Hail the size of golf balls pelted the Denver area this past Monday, causing significant damage to cars, homes, stores, and other property. For the Denver School District, the hail caused the closure of one elementary school, which suffered 100 broken windows and, closure due to asbestos worries, because of the release of hazardous the toxin that was contained in putty that was holding many of the aging windows in place.
An article in the Denver Post reported that officials had to close the Beach Court Elementary School for the last two days because of the dangers of asbestos exposure.
A facilities team assessing the damage at the school made the decision to shutter the building after noticing that, in many instances, the glass from the windows had completely dislodged from the putty – also referred to as glazing.
The asbestos-containing glazing was cracked and asbestos particles were released.
Thankfully, the rain that also came along with the hailstorm should have minimized the spread of the asbestos dust, but the district is taking no chances.
They will set up containment areas around each window and the glass will be removed and the glazing encapsulated. Later in the summer, the district plans to remove all windows and asbestos glazing and replace them with a safer alternative.
It is fortunate that district officials were observant enough to recognize the presence of asbestos. Natural disasters, such as storms, floods, and earthquakes, often cause damage that prompts the release of dangerous asbestos dust.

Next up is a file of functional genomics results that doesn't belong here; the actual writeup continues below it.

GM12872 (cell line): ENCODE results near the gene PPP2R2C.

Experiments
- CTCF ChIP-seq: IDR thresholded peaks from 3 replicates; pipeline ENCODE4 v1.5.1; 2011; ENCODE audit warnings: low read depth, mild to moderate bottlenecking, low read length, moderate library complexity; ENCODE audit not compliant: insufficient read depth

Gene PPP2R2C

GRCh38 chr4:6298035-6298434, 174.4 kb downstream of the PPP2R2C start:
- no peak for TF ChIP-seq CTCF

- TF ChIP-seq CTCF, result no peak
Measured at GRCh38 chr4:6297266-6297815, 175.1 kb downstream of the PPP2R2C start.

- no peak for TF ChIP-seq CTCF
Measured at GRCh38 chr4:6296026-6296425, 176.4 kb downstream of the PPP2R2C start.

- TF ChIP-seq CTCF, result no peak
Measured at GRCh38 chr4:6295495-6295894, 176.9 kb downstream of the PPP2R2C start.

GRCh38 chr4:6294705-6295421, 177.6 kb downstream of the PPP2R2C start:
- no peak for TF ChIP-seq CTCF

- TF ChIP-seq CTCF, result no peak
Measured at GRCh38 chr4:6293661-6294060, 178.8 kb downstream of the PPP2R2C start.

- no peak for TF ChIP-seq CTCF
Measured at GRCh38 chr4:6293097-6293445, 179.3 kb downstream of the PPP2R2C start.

Sometimes, unknowing individuals go into a disaster scene for clean-up and find that they have been exposed to the toxic dust. For many, the discovery is too late.
They’ve likely already inhaled the fibers.
After Hurricane Katrina in New Orleans, countless individuals likely suffered from asbestos exposure due to the large presence of the material in older structures that were severely damaged by the storm.
Residents were literally wading through mounds of asbestos-laden materials – totally unprotected and unaware that the mineral was present and could cause harm.
It was easy for them to spy other hazards, like broken glass and crumbling structures, but asbestos isn’t as easy to detect. Usually, it’s not even a passing thought when people are dealing with such a tragedy.
This can happen literally anywhere that natural disasters, including fires, occur. That means anytime search and recovery, demolition, or other procedures are to be undertaken in an area where asbestos is likely to be found, those participating MUST wear protective gear, such as respirators, to keep them from inhaling tiny, dangerous asbestos particles.
It is this kind of unexpected exposure that puts firefighters, police, and EMTs at risk for asbestos exposure as well. All three groups have a higher-than-normal risk of developing asbestos diseases like mesothelioma, simply because they are more likely to encounter asbestos at the scene of a debilitating storm, a blaze, or any other natural disaster.